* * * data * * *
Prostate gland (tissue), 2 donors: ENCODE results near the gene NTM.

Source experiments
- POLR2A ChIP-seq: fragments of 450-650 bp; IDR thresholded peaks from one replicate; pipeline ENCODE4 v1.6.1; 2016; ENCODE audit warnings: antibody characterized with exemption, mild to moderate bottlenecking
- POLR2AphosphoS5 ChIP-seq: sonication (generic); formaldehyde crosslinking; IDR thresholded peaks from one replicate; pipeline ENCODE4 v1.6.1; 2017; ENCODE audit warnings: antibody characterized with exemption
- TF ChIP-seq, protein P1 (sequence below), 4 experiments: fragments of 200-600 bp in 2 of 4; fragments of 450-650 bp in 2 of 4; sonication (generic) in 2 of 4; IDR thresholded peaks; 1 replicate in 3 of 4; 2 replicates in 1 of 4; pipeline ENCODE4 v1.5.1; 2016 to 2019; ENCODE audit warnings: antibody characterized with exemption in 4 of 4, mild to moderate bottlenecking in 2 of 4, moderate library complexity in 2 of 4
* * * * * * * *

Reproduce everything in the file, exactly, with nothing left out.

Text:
Prostate gland (tissue), 2 donors: ENCODE results near the gene NTM.

Source experiments
- POLR2A ChIP-seq: fragments of 450-650 bp; IDR thresholded peaks from one replicate; pipeline ENCODE4 v1.6.1; 2016; ENCODE audit warnings: antibody characterized with exemption, mild to moderate bottlenecking
- POLR2AphosphoS5 ChIP-seq: sonication (generic); formaldehyde crosslinking; IDR thresholded peaks from one replicate; pipeline ENCODE4 v1.6.1; 2017; ENCODE audit warnings: antibody characterized with exemption
- TF ChIP-seq, protein P1 (sequence below), 4 experiments: fragments of 200-600 bp in 2 of 4; fragments of 450-650 bp in 2 of 4; sonication (generic) in 2 of 4; IDR thresholded peaks; 1 replicate in 3 of 4; 2 replicates in 1 of 4; pipeline ENCODE4 v1.5.1; 2016 to 2019; ENCODE audit warnings: antibody characterized with exemption in 4 of 4, mild to moderate bottlenecking in 2 of 4, moderate library complexity in 2 of 4